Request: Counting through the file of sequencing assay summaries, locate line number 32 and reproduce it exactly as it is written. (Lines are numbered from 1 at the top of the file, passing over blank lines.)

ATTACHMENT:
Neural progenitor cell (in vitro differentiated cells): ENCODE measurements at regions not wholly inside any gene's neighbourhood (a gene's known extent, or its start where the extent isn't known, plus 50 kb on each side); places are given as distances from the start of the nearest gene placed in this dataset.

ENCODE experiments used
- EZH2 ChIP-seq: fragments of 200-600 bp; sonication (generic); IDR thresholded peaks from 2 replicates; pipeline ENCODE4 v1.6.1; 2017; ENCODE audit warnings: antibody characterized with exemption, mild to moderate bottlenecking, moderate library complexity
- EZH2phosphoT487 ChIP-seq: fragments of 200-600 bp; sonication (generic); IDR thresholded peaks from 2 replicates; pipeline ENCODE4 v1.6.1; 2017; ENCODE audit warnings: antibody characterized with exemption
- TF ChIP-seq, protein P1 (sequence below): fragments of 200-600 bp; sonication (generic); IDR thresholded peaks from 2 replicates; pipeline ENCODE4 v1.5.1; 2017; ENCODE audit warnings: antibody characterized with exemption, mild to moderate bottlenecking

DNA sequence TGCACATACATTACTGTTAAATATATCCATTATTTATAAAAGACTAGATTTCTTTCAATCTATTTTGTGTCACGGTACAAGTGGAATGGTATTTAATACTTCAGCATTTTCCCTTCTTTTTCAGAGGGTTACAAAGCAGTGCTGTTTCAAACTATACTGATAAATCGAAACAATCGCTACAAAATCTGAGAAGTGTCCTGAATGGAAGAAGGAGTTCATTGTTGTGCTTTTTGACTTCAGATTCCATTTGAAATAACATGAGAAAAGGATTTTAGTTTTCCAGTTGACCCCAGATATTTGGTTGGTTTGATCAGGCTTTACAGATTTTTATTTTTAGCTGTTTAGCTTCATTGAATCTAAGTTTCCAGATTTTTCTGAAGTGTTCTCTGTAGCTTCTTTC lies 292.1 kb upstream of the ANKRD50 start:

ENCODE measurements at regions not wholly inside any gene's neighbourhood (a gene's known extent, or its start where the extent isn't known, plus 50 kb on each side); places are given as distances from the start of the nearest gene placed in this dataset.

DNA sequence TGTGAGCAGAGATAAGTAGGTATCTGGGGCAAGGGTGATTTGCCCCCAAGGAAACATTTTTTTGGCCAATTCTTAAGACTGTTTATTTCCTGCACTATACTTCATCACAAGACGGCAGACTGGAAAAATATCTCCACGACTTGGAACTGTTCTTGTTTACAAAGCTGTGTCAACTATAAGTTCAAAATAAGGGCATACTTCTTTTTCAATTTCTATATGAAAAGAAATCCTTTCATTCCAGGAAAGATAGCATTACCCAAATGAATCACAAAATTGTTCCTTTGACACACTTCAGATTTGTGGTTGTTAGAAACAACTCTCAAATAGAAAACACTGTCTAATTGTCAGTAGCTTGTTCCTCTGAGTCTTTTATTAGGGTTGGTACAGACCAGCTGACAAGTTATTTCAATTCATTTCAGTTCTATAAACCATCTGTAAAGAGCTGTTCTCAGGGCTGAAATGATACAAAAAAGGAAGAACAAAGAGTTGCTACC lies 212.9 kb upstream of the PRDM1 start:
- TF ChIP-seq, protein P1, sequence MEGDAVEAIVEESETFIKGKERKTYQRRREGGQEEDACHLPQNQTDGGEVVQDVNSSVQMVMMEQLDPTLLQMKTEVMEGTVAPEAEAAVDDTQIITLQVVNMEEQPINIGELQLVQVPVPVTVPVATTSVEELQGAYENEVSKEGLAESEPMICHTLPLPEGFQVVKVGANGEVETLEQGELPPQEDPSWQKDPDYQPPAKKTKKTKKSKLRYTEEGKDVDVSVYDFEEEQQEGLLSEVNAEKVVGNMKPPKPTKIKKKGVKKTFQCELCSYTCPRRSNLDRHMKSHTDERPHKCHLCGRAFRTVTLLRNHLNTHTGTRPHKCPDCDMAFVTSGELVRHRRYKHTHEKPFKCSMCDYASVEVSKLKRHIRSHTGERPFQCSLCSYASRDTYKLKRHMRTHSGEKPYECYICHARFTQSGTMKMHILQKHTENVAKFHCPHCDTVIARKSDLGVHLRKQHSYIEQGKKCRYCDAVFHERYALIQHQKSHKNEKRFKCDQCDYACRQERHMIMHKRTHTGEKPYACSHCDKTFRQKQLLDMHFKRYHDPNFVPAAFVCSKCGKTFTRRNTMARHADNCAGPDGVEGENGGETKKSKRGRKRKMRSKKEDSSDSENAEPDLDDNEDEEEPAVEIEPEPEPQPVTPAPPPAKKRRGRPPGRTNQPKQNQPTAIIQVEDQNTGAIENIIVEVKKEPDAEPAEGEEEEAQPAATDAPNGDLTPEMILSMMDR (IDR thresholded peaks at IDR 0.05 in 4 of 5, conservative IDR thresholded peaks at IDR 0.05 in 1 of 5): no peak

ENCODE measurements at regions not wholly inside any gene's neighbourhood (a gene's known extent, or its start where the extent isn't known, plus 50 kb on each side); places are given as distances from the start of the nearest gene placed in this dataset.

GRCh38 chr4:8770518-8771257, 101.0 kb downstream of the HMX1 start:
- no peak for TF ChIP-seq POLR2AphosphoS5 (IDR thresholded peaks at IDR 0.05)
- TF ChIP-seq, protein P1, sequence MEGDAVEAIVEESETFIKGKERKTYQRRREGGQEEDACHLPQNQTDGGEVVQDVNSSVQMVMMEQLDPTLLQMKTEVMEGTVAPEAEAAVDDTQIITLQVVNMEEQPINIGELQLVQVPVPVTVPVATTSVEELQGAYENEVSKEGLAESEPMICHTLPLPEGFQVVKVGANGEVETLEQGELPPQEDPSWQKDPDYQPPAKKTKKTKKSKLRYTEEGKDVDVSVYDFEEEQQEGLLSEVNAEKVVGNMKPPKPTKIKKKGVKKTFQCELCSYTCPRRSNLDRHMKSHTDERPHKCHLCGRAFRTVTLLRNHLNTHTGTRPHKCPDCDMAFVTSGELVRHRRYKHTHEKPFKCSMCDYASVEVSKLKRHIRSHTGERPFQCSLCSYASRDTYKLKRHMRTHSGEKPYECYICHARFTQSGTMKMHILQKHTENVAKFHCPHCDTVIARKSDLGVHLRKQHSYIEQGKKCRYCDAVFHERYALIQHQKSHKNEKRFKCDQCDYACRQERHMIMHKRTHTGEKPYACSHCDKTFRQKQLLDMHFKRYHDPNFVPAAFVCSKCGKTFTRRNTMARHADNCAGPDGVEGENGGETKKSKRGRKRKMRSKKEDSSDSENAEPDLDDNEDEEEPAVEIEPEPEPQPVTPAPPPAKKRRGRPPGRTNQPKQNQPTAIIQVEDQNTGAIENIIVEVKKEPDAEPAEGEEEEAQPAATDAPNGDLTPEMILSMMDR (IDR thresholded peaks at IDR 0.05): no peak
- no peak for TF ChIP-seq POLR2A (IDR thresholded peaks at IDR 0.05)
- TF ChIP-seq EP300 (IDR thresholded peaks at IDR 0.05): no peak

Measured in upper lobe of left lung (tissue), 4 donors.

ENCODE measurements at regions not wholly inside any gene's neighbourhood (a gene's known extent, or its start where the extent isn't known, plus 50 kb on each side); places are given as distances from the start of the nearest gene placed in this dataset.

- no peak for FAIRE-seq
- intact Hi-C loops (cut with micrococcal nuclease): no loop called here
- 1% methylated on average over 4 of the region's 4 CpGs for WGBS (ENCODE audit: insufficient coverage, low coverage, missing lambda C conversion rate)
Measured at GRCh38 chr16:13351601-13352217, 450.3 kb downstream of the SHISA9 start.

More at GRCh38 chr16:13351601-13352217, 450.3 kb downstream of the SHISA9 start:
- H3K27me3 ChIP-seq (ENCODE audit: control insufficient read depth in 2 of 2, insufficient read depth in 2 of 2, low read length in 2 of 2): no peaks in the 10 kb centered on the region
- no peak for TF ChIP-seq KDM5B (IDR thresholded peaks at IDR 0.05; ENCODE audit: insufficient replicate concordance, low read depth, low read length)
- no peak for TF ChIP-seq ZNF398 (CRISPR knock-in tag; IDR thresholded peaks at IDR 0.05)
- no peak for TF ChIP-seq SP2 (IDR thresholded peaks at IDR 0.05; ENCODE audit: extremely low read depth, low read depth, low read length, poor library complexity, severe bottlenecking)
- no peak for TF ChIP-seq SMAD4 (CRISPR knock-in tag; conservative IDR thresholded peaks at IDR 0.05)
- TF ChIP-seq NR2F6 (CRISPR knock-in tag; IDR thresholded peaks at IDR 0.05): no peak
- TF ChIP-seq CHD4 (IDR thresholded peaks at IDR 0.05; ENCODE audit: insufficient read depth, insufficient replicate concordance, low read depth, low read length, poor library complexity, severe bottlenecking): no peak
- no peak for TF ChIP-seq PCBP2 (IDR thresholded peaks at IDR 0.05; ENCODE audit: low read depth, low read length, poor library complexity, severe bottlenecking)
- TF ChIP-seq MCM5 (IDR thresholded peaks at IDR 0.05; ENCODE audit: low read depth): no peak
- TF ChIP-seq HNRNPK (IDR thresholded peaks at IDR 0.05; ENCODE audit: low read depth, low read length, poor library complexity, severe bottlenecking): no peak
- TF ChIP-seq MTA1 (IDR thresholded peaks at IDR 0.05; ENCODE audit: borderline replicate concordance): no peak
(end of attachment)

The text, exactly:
- TF ChIP-seq HNRNPK (IDR thresholded peaks at IDR 0.05; ENCODE audit: low read depth, low read length, poor library complexity, severe bottlenecking): no peak